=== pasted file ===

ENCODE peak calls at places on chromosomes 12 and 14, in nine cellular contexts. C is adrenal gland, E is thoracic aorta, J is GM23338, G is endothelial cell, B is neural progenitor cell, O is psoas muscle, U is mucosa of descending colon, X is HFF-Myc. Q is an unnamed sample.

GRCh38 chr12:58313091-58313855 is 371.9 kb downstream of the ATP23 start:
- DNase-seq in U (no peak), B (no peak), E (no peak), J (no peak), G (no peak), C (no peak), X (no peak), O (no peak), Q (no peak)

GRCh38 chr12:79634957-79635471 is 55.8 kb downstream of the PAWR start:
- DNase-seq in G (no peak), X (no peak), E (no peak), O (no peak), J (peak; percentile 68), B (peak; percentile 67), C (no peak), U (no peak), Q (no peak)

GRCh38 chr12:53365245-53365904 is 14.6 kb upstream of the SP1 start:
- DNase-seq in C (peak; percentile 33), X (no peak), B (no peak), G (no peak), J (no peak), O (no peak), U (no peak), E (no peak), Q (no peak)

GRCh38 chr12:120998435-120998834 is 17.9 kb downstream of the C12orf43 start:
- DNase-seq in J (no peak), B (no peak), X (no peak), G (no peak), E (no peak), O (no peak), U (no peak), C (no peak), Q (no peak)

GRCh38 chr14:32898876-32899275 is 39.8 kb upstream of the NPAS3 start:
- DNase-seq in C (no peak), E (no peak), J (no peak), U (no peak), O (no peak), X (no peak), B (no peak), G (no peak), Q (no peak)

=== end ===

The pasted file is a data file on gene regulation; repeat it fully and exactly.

ENCODE peak calls at places on chromosomes 12 and 14, in nine cellular contexts. C is adrenal gland, E is thoracic aorta, J is GM23338, G is endothelial cell, B is neural progenitor cell, O is psoas muscle, U is mucosa of descending colon, X is HFF-Myc. Q is an unnamed sample.

GRCh38 chr12:58313091-58313855 is 371.9 kb downstream of the ATP23 start:
- DNase-seq in U (no peak), B (no peak), E (no peak), J (no peak), G (no peak), C (no peak), X (no peak), O (no peak), Q (no peak)

GRCh38 chr12:79634957-79635471 is 55.8 kb downstream of the PAWR start:
- DNase-seq in G (no peak), X (no peak), E (no peak), O (no peak), J (peak; percentile 68), B (peak; percentile 67), C (no peak), U (no peak), Q (no peak)

GRCh38 chr12:53365245-53365904 is 14.6 kb upstream of the SP1 start:
- DNase-seq in C (peak; percentile 33), X (no peak), B (no peak), G (no peak), J (no peak), O (no peak), U (no peak), E (no peak), Q (no peak)

GRCh38 chr12:120998435-120998834 is 17.9 kb downstream of the C12orf43 start:
- DNase-seq in J (no peak), B (no peak), X (no peak), G (no peak), E (no peak), O (no peak), U (no peak), C (no peak), Q (no peak)

GRCh38 chr14:32898876-32899275 is 39.8 kb upstream of the NPAS3 start:
- DNase-seq in C (no peak), E (no peak), J (no peak), U (no peak), O (no peak), X (no peak), B (no peak), G (no peak), Q (no peak)